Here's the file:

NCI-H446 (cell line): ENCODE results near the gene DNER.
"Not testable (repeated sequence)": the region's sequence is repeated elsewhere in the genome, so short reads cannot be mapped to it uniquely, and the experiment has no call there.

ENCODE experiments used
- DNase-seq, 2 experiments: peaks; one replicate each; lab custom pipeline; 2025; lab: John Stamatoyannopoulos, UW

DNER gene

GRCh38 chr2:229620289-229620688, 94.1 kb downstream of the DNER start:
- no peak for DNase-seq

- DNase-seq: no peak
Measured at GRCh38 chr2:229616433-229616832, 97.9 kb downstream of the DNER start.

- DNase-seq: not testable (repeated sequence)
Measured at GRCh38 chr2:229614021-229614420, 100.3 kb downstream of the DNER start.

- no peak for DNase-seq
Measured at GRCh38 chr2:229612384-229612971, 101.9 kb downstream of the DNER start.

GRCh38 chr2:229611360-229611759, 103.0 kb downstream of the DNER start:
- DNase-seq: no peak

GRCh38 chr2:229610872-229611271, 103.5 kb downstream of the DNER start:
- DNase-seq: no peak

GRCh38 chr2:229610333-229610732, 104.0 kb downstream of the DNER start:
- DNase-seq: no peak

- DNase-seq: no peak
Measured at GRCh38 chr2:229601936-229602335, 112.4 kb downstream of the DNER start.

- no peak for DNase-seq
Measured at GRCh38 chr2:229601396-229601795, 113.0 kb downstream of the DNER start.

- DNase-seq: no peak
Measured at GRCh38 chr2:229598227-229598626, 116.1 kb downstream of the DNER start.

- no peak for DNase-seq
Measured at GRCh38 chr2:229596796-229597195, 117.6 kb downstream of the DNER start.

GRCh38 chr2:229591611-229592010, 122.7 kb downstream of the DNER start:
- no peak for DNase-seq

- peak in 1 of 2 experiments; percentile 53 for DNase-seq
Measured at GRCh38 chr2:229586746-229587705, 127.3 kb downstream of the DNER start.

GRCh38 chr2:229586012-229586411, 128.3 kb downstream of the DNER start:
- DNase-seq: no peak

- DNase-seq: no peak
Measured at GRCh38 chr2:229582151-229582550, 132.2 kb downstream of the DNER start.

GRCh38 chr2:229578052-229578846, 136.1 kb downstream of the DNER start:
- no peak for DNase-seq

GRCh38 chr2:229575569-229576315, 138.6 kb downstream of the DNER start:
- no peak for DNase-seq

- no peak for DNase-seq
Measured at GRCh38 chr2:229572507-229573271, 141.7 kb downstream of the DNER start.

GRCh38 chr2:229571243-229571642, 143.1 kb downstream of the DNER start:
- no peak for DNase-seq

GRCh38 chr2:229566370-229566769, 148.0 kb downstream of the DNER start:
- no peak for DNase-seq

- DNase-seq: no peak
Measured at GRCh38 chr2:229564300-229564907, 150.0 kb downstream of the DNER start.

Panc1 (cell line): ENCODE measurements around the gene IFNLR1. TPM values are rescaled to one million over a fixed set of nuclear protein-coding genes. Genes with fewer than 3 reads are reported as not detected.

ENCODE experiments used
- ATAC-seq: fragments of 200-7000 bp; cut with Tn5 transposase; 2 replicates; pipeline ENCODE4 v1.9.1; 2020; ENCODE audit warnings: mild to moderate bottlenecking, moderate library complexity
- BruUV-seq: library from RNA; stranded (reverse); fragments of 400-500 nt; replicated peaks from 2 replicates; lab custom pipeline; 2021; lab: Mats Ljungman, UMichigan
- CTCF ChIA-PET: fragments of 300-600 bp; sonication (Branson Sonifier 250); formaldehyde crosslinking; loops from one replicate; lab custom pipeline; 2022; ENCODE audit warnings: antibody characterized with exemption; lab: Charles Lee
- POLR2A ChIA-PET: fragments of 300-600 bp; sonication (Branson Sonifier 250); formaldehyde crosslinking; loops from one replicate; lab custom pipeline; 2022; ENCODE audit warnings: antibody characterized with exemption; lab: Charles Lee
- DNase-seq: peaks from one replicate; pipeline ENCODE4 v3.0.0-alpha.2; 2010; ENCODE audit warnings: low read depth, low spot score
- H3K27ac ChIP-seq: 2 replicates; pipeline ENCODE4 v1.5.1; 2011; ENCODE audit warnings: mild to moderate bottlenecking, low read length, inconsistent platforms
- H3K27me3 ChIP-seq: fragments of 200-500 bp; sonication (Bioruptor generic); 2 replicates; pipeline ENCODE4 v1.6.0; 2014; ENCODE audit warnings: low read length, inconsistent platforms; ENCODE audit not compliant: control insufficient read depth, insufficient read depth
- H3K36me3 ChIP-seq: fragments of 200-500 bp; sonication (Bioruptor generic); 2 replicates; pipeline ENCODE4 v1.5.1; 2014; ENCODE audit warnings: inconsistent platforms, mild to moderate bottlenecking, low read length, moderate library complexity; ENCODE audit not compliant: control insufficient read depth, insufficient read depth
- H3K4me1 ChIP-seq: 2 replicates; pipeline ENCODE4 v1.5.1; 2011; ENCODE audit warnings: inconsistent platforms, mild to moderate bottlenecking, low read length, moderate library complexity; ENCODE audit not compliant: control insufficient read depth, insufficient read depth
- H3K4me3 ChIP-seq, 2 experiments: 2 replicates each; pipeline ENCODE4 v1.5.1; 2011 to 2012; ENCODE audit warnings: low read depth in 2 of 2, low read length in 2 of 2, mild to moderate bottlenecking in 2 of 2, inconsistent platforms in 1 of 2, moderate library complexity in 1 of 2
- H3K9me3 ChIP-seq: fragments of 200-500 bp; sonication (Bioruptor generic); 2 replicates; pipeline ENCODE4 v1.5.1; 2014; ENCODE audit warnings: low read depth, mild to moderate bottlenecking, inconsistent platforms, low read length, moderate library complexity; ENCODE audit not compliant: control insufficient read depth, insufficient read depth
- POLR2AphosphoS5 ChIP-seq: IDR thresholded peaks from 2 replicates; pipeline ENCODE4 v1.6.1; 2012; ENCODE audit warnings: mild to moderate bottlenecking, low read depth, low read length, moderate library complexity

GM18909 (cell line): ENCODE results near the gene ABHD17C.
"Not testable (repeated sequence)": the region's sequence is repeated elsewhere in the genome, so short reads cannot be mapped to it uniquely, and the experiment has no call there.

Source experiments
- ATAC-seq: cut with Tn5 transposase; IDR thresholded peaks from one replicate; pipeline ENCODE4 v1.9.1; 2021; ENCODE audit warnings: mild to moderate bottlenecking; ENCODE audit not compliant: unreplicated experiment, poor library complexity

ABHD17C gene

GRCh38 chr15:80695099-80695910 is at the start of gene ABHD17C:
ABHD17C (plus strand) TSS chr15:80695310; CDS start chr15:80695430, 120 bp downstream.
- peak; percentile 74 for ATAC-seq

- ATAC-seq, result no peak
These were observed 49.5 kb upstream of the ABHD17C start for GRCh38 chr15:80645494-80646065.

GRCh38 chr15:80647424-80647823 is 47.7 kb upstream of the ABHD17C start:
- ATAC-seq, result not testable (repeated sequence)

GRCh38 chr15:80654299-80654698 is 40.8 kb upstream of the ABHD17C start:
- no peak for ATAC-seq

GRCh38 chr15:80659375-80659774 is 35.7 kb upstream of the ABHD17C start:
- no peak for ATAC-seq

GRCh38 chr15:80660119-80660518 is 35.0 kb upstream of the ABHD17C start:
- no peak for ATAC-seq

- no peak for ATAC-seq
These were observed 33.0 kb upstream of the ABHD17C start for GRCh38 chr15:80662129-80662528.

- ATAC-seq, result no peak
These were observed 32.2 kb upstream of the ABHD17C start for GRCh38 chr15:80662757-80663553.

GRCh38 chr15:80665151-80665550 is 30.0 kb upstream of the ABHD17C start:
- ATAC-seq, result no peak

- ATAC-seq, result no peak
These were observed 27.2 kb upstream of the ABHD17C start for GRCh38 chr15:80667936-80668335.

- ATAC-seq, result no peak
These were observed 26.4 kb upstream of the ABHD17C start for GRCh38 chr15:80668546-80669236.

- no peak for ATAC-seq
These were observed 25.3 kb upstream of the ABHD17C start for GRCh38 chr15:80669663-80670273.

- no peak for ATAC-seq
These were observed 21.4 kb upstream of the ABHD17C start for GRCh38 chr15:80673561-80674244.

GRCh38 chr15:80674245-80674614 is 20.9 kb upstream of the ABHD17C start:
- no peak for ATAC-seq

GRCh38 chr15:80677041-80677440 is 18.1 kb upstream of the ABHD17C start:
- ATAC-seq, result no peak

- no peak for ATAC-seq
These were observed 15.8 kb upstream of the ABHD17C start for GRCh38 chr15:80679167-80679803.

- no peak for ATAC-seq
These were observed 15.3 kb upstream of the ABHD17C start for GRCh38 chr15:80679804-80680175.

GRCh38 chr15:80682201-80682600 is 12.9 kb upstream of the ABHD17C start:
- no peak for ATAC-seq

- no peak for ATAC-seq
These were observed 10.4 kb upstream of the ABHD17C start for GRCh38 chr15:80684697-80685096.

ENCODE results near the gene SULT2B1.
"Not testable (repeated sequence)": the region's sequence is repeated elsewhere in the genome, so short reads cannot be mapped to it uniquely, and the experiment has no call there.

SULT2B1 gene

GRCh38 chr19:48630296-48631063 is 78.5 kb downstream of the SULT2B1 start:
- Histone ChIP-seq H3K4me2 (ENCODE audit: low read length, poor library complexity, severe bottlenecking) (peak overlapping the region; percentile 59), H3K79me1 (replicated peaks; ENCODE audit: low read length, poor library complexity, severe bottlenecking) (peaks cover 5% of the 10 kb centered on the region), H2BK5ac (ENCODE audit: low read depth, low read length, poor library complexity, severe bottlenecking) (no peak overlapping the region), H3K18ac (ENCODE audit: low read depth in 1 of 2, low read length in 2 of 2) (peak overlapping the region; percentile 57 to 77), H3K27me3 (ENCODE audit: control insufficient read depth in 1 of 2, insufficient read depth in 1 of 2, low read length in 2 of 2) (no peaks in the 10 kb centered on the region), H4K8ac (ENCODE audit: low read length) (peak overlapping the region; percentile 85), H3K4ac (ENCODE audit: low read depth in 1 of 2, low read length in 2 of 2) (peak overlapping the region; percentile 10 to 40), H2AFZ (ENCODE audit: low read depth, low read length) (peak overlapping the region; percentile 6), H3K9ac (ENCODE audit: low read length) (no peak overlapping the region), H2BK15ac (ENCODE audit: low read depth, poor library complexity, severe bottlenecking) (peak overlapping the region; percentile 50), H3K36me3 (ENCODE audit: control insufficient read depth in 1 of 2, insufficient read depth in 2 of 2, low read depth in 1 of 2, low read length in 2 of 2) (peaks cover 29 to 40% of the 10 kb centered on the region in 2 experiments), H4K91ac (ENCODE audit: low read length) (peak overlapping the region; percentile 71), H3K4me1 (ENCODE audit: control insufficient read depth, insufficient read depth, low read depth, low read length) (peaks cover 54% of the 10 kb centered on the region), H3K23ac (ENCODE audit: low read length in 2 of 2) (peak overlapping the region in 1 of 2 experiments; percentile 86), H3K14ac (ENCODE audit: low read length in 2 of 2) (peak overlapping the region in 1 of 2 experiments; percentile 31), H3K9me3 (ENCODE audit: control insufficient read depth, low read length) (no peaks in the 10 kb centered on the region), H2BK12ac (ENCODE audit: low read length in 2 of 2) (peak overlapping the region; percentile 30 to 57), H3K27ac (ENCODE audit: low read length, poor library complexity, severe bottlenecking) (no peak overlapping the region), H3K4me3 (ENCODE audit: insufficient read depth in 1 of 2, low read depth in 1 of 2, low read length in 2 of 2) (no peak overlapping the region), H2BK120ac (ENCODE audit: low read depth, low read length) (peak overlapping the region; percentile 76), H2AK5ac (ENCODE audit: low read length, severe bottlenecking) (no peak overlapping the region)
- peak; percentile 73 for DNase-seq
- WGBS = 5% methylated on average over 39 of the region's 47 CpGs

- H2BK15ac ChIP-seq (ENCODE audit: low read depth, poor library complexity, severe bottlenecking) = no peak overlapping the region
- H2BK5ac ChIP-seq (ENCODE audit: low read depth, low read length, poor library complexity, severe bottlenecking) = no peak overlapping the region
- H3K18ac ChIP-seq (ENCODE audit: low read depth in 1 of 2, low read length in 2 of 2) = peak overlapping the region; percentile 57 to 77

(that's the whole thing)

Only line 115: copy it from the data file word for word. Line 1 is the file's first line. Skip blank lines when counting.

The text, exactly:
- H3K18ac ChIP-seq (ENCODE audit: low read depth in 1 of 2, low read length in 2 of 2) = peak overlapping the region; percentile 57 to 77